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October 24, 1998 4 Heshvan 5759

Pop Quiz: What did Hashem allow Noah to do when he came out of the ark, that nobody before him was ever allowed to do?

WORDS OF WISDOM by Rabbi Shmuel Choueka

"And from the animals that are not pure..." (Beresheet 7:2)

Noah was commanded to take from each specie seven pairs of animals which are kosher and one pair of animals which are not kosher, and bring them into the ark. The Torah calls the kosher animals tahor - pure - and the non-kosher ones are called asher lo tahor - those that are not pure. The Rabbis point out that the proper word to use when describing the unacceptable animals is tameh - unclean, and yet the Torah uses the longer phrase asher lo tahor- which is not pure. This is to teach us the importance of not using negative words when talking about someone or something. The Gemara tells us that once three Kohanim were describing what kind of a portion each one received and one of them used a negative word to describe his share. They checked up after him and saw that there was something wrong with his lineage.

The lesson is very simple yet extremely important. The way we speak says so much about ourselves. Not only what we say, but also the kind of words we use reflect on our character and on our spirit. We should always try to use words of purity and beauty and stay away from vulgarities and the like. It is especially difficult in today's day and age, when the sharper the word, the more recognition one gets. But it is much more meaningful if we put some thought into the choice of words we use. If the Torah, in which every letter counts, saw fit to add extra words in order to speak in a positive way, shouldn't we do the same? Shabbat Shalom.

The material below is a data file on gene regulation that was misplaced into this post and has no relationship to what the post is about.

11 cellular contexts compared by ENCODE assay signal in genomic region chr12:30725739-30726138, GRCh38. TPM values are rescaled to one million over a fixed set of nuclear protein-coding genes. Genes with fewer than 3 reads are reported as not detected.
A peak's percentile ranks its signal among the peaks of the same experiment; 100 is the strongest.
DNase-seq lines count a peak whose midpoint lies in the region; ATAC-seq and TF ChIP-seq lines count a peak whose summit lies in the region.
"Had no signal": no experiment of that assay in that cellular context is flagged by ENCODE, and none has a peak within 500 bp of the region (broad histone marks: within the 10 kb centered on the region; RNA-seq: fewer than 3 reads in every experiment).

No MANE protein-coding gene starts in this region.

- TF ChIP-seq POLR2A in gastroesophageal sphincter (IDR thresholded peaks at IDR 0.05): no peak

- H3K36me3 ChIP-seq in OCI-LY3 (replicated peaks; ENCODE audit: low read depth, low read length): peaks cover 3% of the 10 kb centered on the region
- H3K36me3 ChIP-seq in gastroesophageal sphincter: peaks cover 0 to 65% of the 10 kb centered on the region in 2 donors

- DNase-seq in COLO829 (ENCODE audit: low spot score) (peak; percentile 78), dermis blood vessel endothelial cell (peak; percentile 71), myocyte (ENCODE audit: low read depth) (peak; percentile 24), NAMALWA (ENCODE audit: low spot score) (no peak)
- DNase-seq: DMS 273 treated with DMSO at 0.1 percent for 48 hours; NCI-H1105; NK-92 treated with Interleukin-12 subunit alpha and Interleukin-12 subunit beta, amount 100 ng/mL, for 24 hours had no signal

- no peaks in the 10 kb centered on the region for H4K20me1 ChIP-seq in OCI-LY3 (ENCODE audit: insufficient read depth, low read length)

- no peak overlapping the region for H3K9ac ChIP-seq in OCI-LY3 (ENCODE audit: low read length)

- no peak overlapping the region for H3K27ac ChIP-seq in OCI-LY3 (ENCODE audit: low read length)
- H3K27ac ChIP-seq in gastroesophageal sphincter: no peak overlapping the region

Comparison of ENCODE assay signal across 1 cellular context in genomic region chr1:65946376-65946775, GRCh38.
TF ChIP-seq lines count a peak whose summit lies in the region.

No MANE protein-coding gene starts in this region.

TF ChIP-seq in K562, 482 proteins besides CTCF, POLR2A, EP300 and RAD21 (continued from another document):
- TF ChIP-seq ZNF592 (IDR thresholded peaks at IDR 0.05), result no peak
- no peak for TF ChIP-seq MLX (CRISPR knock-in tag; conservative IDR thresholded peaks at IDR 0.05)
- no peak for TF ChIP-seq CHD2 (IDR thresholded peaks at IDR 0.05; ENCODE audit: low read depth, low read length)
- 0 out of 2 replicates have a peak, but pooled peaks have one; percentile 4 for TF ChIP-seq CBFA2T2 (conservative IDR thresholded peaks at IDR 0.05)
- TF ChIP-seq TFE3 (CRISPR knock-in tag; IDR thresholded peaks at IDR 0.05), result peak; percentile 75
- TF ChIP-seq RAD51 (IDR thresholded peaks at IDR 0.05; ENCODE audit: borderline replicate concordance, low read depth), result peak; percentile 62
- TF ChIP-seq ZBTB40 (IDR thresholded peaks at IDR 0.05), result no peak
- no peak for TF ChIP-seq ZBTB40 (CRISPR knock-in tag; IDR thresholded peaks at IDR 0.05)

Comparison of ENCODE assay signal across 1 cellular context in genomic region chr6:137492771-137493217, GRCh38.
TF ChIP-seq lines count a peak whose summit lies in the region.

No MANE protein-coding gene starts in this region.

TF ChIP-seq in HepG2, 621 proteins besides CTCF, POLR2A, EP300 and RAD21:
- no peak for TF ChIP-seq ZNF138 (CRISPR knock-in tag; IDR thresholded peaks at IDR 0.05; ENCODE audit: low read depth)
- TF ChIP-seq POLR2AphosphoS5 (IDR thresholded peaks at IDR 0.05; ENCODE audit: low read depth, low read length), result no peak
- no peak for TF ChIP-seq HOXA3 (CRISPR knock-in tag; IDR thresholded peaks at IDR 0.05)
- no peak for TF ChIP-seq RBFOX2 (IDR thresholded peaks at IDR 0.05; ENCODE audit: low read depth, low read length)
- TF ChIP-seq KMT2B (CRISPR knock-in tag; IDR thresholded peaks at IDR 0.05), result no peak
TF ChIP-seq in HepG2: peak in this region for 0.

NOT JUST A BOAT by Rabbi Reuven Semah

"When Noah was five hundred years old, Noah begot Shem, Ham and Yafet" (Beresheet 5:32)

In our study of Noah we find an interesting difference in the structure of Noah's life from the rest of the world. The Torah says that Noah didn't have any children until he was five hundred years old! A quick analysis of the Torah will show that in those days people had children at the "young" age of sixty and seventy. Rashi explains that Hashem delayed Noah's fertility until 500 to prevent him from having a large family! For if he did have many sons it could be difficult for Noah. If they turned out to be wicked, Noah would suffer the great tragedy of losing his sons in the flood. If they would be righteous, Noah would have to build many arks to save all of them. Therefore Hashem saw to it that he should have only three sons under punishable age when the flood arrived.